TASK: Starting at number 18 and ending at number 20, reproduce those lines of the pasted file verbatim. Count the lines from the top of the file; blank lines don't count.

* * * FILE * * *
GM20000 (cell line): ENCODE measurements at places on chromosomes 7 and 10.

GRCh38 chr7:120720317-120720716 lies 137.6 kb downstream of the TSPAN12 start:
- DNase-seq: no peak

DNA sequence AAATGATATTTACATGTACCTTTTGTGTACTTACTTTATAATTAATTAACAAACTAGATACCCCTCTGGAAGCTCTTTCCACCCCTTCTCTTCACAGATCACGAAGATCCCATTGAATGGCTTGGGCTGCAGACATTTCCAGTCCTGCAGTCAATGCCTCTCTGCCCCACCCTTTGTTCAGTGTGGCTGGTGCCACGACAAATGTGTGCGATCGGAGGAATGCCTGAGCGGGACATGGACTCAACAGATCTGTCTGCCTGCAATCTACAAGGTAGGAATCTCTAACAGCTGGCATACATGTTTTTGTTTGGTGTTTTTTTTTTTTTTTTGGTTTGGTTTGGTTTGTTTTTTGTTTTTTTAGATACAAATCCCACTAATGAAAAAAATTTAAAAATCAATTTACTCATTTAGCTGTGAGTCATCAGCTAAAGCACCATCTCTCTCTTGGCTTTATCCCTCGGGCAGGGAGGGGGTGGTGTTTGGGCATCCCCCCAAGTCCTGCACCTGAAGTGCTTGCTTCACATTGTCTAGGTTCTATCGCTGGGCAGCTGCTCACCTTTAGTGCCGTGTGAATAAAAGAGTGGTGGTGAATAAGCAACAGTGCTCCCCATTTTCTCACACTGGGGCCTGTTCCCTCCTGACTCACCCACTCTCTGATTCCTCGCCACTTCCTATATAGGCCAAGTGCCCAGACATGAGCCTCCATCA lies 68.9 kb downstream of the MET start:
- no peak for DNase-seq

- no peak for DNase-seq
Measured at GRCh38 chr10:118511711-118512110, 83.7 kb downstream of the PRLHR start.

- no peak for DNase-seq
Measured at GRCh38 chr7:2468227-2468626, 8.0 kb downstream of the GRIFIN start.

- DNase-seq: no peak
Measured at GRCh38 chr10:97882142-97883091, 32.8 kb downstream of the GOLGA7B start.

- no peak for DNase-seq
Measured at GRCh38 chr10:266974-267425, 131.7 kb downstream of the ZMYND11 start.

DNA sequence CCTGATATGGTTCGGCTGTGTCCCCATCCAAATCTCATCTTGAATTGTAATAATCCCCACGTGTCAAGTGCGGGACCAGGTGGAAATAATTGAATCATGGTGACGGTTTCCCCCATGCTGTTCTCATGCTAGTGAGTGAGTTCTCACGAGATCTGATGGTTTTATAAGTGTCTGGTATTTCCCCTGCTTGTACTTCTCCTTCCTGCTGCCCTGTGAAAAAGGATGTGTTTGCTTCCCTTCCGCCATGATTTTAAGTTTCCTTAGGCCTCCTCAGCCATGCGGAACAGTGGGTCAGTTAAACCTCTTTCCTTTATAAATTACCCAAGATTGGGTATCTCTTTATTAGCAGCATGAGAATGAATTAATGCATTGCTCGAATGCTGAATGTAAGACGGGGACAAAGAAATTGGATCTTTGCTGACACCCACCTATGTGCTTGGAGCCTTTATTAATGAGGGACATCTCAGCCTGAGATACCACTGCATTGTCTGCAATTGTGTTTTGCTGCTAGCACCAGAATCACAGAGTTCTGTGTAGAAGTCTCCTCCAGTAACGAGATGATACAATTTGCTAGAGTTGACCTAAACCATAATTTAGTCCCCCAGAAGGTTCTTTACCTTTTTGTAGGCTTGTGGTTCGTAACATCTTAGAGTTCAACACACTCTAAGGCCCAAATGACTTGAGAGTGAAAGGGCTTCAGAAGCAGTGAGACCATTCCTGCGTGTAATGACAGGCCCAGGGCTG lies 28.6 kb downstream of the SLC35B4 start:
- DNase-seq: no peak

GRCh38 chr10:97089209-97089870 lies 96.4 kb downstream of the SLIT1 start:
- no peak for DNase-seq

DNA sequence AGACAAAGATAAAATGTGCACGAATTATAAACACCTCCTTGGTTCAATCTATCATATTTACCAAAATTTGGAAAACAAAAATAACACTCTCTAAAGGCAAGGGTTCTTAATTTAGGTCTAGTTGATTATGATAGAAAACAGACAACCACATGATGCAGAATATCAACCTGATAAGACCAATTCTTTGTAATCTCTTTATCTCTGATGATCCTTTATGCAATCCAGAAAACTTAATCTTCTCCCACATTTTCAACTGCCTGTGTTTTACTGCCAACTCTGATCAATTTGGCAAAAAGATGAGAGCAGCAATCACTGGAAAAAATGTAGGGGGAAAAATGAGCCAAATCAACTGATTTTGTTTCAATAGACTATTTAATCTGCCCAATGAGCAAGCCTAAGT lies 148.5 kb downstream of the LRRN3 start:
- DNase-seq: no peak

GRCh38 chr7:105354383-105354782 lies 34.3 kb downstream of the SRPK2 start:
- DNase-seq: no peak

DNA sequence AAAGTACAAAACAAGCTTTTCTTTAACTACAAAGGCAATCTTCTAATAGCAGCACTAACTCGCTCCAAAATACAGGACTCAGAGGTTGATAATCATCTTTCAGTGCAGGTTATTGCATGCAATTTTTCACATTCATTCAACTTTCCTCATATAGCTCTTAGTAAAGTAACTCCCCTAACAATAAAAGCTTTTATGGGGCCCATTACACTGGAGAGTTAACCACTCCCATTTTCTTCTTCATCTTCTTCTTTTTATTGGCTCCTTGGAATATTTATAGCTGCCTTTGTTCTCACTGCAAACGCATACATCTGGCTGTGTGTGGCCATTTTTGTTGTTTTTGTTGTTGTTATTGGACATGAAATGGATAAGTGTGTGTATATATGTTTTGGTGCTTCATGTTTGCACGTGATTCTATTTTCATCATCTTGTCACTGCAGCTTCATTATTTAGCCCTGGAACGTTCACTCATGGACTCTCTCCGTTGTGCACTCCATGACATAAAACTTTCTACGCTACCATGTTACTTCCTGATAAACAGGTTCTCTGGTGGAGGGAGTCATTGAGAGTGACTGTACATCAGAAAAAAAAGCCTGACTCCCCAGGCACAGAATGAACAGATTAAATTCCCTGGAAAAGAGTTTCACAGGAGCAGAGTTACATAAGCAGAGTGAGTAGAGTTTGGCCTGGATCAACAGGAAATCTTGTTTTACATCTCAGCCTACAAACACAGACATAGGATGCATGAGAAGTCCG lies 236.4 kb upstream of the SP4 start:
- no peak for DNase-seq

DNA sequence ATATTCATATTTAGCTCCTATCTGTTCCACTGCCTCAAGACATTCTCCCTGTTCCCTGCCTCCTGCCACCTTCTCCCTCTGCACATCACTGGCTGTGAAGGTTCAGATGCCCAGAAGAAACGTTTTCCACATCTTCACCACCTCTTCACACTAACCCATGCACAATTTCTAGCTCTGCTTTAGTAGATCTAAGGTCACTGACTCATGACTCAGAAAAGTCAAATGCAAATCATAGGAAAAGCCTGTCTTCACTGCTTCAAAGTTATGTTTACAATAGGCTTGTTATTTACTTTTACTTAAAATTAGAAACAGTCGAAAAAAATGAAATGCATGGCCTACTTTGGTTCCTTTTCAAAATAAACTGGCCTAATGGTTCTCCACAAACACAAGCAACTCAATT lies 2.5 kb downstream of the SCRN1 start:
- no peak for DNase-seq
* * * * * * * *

DNA sequence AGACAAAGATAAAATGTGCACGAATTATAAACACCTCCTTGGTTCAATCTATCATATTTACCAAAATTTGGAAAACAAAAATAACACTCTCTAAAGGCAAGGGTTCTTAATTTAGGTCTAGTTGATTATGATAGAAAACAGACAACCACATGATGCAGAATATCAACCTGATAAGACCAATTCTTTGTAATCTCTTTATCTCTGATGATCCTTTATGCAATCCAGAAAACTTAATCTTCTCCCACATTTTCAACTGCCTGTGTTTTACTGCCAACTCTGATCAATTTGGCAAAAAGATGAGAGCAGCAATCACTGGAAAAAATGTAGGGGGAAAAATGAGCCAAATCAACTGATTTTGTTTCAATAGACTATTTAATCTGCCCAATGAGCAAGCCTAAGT lies 148.5 kb downstream of the LRRN3 start:
- DNase-seq: no peak

GRCh38 chr7:105354383-105354782 lies 34.3 kb downstream of the SRPK2 start: